Recently the federal government signed a Bilateral Air Service Agreement (BASA) with the Republic of India in order to deepen flight operations with the Asian country.
This was disclosed by the Minister of State, Aviation, Senator Hadi Sirika through his twitter handle, as plans to reach this partnership had been afoot in the last six months.
While it is necessary to reach this agreement with India because of the increasing volume of trade, the increasing number of Indians doing business in Nigeria and the fact that India has provided succour to many sick Nigerians who could not be treated in the country, there is still apprehension about the agreement; whether like many others signed in the past, it was lopsided against the interest of Nigeria and her airlines.
India benefits most from medical tourism by Nigerians than anywhere in Africa, as THISDAY findings revealed that the major job of some Indian companies in Nigeria is to facilitate medical checks and movement of patients from the country to the world’s second most populated country.
Aviation industry consultant and CEO of Aglo Limited, Tayo Ojuri, said there is a lot of health tourism from Nigeria to India and that a lot of Indians are doing business in Nigeria.
Ojuri added: “Nigeria and India also have large population and market strata. There are some levels of balance of trade between the two countries.”
Sirika however, did not give details of the bilateral agreement in the information he made public but it has to be noted that currently there is no direct flight service between Nigeria and India.
Many Nigerians that travel connect flights in Addis Ababa or in Dubai but the federal government had designated Air Peace to Mumbai and with this agreement it is hoped that Indian carriers would be coming to Nigeria too.
But many industry observers are sceptical that many bilateral agreements entered into by Nigeria are always skewed against the country.
That explained why aviation experts have variously advised the federal government to review its BASA with many countries whose airline operate into Nigeria.
This is critical and sobering when it is considered that that foreign airlines generated revenues from ticket sales of over $3.2 billion in the last two years from Nigeria but no Nigerian airline benefitted from such long-haul operations.
The last time he was in Nigeria, the international aviation consultant, Chairman of African Business Aviation Association (AfBA) and the former Secretary-General of Africa Airlines Association (AFRAA), Nick Fadugba, said most of the BASA agreements signed between Nigeria and other countries are largely tilted against Nigeria and that it would be difficult to begin to renegotiate them.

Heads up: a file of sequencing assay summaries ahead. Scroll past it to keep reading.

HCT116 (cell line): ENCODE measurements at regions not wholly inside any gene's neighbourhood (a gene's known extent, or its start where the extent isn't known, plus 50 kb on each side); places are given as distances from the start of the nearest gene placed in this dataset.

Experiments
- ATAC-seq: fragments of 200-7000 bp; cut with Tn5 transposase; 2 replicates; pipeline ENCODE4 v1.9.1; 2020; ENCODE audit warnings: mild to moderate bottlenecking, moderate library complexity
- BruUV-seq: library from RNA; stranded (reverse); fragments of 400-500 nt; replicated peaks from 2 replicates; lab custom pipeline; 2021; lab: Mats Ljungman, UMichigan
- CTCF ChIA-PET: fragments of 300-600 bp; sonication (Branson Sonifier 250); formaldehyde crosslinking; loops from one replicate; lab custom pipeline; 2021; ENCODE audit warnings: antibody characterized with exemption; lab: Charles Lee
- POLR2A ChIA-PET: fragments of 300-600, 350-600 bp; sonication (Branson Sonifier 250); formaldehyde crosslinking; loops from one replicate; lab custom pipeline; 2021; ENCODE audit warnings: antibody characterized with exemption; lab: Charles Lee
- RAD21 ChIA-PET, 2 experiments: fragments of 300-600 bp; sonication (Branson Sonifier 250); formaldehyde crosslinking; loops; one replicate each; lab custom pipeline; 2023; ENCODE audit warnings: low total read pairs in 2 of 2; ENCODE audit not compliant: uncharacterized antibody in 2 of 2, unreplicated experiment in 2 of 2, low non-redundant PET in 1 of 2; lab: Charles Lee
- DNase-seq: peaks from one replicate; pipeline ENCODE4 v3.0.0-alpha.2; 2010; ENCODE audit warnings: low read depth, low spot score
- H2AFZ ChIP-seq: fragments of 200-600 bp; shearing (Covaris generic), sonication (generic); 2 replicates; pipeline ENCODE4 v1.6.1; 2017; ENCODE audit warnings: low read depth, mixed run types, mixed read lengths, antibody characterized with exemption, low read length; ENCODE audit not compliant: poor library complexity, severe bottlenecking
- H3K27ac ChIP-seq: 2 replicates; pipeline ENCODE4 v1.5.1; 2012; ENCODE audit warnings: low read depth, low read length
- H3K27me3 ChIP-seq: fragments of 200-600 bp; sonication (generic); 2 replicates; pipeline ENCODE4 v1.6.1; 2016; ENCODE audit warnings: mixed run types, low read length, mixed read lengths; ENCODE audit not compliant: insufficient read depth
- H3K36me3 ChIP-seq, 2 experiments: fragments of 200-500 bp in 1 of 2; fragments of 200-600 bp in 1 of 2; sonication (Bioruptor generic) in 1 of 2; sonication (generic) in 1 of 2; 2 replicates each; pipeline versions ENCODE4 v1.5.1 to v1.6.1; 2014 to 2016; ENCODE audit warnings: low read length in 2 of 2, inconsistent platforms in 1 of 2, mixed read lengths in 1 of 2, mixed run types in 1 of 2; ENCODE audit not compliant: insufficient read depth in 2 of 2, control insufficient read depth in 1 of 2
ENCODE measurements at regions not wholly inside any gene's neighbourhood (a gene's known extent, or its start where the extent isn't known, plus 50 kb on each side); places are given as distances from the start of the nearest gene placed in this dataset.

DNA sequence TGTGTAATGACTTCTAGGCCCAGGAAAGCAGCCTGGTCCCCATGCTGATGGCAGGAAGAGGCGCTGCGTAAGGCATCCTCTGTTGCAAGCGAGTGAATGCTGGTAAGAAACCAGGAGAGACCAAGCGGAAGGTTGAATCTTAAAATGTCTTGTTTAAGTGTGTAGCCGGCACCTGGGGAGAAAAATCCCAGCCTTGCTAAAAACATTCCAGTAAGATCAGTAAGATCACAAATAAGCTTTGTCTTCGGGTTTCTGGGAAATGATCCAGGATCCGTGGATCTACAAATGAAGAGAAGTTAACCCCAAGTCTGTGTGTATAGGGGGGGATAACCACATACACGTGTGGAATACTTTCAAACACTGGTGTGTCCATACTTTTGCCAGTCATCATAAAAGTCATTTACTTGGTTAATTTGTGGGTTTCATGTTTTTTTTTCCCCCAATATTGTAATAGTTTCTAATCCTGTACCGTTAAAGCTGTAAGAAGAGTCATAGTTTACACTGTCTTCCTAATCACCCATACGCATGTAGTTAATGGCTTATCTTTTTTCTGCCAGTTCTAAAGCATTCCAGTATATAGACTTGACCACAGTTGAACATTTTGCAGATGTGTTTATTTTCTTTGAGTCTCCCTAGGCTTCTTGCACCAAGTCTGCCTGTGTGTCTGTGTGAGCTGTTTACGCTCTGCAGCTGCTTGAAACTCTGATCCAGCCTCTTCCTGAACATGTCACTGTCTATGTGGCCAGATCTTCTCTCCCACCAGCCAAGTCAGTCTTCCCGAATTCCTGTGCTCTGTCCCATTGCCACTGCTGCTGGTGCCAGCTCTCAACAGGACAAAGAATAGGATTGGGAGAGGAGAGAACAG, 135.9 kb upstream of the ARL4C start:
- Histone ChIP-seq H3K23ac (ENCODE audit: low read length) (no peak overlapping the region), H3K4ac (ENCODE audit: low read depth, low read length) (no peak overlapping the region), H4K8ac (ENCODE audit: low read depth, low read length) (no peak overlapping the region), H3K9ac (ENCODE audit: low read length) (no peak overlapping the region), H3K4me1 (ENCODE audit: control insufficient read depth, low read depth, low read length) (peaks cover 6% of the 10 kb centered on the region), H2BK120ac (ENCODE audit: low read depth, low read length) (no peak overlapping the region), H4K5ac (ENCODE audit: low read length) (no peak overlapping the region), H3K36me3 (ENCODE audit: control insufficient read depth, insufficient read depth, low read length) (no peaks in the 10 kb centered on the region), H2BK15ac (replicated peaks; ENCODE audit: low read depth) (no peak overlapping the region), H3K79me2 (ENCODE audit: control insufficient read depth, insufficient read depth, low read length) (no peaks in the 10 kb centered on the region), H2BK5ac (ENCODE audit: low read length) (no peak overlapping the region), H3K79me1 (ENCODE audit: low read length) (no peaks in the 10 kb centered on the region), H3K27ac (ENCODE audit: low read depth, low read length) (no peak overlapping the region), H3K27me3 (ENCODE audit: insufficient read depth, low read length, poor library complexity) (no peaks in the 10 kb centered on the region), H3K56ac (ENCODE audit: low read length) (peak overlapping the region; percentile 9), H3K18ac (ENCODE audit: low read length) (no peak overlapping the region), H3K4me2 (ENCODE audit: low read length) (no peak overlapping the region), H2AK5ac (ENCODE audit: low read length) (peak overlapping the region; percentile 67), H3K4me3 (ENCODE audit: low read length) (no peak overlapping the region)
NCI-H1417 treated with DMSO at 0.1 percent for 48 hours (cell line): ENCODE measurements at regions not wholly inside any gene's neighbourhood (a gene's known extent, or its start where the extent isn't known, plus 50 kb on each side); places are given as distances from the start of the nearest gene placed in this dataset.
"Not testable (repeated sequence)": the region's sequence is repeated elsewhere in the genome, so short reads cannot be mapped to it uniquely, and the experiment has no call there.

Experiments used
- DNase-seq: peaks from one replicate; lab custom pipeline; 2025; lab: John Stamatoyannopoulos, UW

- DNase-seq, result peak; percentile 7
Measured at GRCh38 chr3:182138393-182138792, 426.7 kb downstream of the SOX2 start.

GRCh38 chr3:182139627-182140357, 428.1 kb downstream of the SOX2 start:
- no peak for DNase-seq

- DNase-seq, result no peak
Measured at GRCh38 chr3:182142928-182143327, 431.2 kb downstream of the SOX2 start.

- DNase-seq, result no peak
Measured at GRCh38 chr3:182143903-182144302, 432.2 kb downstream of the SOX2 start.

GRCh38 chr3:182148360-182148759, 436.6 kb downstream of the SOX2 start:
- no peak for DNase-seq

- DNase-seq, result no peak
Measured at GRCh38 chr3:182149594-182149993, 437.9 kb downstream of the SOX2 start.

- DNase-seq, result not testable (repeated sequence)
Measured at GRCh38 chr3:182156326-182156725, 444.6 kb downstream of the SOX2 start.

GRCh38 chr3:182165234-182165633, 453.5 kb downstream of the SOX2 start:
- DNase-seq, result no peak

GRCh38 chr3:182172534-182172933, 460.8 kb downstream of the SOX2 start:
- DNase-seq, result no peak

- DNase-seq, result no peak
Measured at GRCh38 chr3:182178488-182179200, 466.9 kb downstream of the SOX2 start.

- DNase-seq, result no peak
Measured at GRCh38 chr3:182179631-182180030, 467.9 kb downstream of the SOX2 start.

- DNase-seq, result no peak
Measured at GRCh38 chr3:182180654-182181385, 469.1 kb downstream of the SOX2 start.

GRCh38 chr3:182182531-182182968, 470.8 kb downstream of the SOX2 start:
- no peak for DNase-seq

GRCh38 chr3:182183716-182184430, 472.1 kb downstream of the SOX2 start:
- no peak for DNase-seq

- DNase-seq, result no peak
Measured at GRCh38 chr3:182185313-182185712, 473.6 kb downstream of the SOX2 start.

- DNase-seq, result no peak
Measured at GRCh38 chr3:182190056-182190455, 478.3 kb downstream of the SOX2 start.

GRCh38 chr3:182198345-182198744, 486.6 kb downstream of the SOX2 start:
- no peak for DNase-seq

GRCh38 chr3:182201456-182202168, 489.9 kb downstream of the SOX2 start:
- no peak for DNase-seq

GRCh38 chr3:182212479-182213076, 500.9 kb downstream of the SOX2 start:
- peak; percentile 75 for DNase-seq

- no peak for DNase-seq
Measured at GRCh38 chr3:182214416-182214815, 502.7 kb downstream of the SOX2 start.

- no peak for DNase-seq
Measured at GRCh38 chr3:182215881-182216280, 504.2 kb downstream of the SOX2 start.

He, however, said Nigeria should be careful henceforth and ensure that new BASA deals don’t follow the old ways.
“When I look at BASA in Nigeria, it is like we opened the stable door and the horse has gone and to catch it back it is going to be very difficult. We entered into BASA agreements with numerous countries, the principle of BASA is reciprocity and yet we entered into BASA and we are not able to reciprocate,” he said.
So industry operators are demanding that the federal government should make available the details of the agreement it recently signed with India to ensure that Nigeria is not short-changed.
They also stated that Nigeria should ensure that its own airlines benefit from such agreements and not just designating them to foreign destinations, adding, “other governments follow their airlines to do the leg work.”
The Director of Research and Strategy at Zenith Travels, Fidel Olu Ohunayo, said governments that care for the interest of their indigenous carriers must ensure that the interest of their home airlines are protected first but in Nigeria government officials sign agreements that are tilted against the interest of Nigerian operators.
Ohunayo, said there is no way Nigerian airlines can survive if government does not protect their interest as other countries do; noting that the priority of governments in aviation is to protect their own.
“British Airways has input in all British government’s bilateral, hence they get good slots in other countries, while our own carriers battle Heathrow or Gatwick airport management for slots and space which should have been factored in the BASA agreement Nigeria signed with UK,” he said.
Recently the President of Lagos Chamber of Commerce and Industry, Babatunde Ruwase said the trade volume between Nigeria and India had hit over $20 billion, noting that the trade had brought about strong bilateral relationship.
It is estimated that Nigeria spends about $1.3 billion on overseas medical treatment, including kidney and heart diseases and many of them seek such treatment in India.